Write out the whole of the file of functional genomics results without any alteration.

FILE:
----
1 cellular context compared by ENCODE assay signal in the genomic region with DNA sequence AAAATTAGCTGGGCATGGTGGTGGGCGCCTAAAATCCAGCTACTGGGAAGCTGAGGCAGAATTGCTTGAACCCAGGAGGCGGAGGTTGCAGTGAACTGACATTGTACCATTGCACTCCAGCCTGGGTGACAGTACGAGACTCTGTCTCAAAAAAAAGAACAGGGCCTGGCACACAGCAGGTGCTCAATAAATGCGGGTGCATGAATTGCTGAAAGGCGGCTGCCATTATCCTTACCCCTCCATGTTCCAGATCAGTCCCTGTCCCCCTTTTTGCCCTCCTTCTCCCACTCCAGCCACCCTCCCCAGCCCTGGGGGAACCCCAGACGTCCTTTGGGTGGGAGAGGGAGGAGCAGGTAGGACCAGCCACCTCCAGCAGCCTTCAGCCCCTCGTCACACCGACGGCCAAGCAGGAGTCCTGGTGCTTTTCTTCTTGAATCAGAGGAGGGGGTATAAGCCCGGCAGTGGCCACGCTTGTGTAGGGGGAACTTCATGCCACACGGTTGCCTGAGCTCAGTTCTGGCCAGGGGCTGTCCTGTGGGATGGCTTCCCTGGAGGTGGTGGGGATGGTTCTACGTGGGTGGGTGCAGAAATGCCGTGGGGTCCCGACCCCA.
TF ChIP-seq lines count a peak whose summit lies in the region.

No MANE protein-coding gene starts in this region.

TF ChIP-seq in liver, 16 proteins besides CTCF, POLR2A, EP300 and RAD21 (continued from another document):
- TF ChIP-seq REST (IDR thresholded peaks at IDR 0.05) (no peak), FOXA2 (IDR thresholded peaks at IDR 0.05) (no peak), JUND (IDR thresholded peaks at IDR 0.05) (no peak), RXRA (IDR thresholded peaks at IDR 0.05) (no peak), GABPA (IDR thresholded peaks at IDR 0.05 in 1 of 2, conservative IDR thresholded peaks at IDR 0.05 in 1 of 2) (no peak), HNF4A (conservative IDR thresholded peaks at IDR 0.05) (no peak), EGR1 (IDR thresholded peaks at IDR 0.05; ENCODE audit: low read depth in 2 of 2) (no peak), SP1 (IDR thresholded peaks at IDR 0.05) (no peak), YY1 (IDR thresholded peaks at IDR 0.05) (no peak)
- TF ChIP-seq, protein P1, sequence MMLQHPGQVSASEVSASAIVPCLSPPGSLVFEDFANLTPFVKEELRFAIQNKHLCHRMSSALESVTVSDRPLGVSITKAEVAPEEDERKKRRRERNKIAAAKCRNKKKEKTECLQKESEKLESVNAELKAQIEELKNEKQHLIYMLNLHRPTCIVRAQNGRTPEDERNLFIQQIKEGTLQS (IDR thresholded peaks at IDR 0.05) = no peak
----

1 cellular context compared by ENCODE assay signal in the genomic region with DNA sequence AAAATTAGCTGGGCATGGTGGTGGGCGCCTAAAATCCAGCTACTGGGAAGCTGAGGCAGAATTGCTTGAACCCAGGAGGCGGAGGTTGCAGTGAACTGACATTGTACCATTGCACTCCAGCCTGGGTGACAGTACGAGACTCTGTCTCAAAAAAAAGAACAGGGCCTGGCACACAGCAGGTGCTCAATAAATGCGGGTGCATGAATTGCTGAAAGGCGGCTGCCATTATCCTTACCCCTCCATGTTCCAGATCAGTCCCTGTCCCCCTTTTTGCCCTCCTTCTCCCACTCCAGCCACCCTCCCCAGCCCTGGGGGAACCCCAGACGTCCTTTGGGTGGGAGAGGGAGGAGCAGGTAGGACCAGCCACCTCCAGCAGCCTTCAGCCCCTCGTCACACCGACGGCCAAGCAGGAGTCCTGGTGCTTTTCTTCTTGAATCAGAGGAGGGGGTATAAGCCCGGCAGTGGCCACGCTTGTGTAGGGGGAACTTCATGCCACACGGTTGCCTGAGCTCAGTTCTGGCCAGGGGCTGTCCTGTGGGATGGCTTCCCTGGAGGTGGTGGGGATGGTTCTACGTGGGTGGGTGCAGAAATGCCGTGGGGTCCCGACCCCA.
TF ChIP-seq lines count a peak whose summit lies in the region.

No MANE protein-coding gene starts in this region.

TF ChIP-seq in liver, 16 proteins besides CTCF, POLR2A, EP300 and RAD21 (continued from another document):
- TF ChIP-seq REST (IDR thresholded peaks at IDR 0.05) (no peak), FOXA2 (IDR thresholded peaks at IDR 0.05) (no peak), JUND (IDR thresholded peaks at IDR 0.05) (no peak), RXRA (IDR thresholded peaks at IDR 0.05) (no peak), GABPA (IDR thresholded peaks at IDR 0.05 in 1 of 2, conservative IDR thresholded peaks at IDR 0.05 in 1 of 2) (no peak), HNF4A (conservative IDR thresholded peaks at IDR 0.05) (no peak), EGR1 (IDR thresholded peaks at IDR 0.05; ENCODE audit: low read depth in 2 of 2) (no peak), SP1 (IDR thresholded peaks at IDR 0.05) (no peak), YY1 (IDR thresholded peaks at IDR 0.05) (no peak)
- TF ChIP-seq, protein P1, sequence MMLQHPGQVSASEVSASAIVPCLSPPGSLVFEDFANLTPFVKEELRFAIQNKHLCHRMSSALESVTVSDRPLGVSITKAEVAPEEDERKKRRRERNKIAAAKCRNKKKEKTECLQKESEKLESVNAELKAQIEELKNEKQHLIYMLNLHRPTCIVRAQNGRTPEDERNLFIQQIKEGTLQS (IDR thresholded peaks at IDR 0.05) = no peak